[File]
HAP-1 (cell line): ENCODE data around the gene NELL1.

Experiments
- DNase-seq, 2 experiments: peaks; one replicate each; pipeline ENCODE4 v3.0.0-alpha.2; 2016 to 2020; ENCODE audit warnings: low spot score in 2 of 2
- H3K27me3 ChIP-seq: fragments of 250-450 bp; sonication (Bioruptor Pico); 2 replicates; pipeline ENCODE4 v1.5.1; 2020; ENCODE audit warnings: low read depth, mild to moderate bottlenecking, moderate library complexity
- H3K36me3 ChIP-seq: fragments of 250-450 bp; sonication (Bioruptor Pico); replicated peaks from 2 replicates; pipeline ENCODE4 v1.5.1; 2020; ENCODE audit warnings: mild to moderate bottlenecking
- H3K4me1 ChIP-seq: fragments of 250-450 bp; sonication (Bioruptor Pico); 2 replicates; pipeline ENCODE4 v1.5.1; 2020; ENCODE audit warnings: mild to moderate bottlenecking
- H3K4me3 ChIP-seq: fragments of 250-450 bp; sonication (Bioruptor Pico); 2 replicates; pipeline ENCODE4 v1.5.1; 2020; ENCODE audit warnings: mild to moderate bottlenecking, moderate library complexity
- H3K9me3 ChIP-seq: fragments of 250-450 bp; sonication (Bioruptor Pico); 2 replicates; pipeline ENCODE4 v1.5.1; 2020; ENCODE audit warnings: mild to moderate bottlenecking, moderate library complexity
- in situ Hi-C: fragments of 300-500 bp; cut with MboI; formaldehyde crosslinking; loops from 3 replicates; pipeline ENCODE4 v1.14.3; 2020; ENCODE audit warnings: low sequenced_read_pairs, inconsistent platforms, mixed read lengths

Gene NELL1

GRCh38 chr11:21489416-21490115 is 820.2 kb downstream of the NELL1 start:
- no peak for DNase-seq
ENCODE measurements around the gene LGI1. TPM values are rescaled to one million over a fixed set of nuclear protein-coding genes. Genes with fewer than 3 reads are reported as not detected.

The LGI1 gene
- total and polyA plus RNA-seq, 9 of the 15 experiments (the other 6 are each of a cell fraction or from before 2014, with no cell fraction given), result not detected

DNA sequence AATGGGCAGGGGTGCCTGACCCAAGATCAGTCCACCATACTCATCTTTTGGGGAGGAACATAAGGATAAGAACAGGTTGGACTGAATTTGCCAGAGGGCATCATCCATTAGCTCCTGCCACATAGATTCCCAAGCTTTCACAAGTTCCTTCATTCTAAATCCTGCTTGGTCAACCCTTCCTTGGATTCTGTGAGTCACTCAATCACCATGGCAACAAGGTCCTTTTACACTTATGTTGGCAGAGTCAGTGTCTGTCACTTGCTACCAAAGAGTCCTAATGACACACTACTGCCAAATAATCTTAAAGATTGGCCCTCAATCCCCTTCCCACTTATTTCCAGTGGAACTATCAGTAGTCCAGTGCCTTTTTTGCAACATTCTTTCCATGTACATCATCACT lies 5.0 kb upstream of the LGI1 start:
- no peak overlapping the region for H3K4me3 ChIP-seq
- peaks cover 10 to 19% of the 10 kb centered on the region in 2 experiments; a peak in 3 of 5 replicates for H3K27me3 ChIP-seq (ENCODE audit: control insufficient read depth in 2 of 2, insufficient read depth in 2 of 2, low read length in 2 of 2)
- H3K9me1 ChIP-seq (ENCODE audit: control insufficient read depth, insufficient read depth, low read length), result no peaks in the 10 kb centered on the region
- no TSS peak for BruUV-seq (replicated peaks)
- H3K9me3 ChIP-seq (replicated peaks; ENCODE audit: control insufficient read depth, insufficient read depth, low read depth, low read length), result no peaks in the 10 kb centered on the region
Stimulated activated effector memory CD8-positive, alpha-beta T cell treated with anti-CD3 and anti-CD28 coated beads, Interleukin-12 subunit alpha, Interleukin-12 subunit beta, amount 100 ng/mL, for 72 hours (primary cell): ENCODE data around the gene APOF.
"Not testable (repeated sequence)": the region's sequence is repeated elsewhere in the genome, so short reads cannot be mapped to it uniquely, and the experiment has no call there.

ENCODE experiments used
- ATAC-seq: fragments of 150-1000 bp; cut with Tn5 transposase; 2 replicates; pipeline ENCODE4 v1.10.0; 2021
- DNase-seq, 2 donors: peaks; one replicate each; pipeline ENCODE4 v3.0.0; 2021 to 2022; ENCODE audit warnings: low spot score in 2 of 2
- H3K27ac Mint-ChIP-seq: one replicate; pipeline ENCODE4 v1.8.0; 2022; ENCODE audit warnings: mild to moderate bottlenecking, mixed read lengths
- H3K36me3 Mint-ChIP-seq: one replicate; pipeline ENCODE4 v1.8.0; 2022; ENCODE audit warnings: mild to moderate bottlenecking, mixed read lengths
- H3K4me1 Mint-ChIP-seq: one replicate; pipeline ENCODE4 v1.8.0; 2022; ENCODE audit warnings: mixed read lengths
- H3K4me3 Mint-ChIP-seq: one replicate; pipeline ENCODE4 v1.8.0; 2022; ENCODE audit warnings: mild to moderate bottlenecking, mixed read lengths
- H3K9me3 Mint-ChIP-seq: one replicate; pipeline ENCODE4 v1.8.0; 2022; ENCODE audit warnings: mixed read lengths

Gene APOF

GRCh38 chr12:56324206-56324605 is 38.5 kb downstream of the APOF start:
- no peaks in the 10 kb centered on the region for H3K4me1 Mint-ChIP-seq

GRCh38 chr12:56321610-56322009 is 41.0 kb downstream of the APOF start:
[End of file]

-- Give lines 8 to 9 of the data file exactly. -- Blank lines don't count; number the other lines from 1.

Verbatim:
- H3K9me3 ChIP-seq: fragments of 250-450 bp; sonication (Bioruptor Pico); 2 replicates; pipeline ENCODE4 v1.5.1; 2020; ENCODE audit warnings: mild to moderate bottlenecking, moderate library complexity
- in situ Hi-C: fragments of 300-500 bp; cut with MboI; formaldehyde crosslinking; loops from 3 replicates; pipeline ENCODE4 v1.14.3; 2020; ENCODE audit warnings: low sequenced_read_pairs, inconsistent platforms, mixed read lengths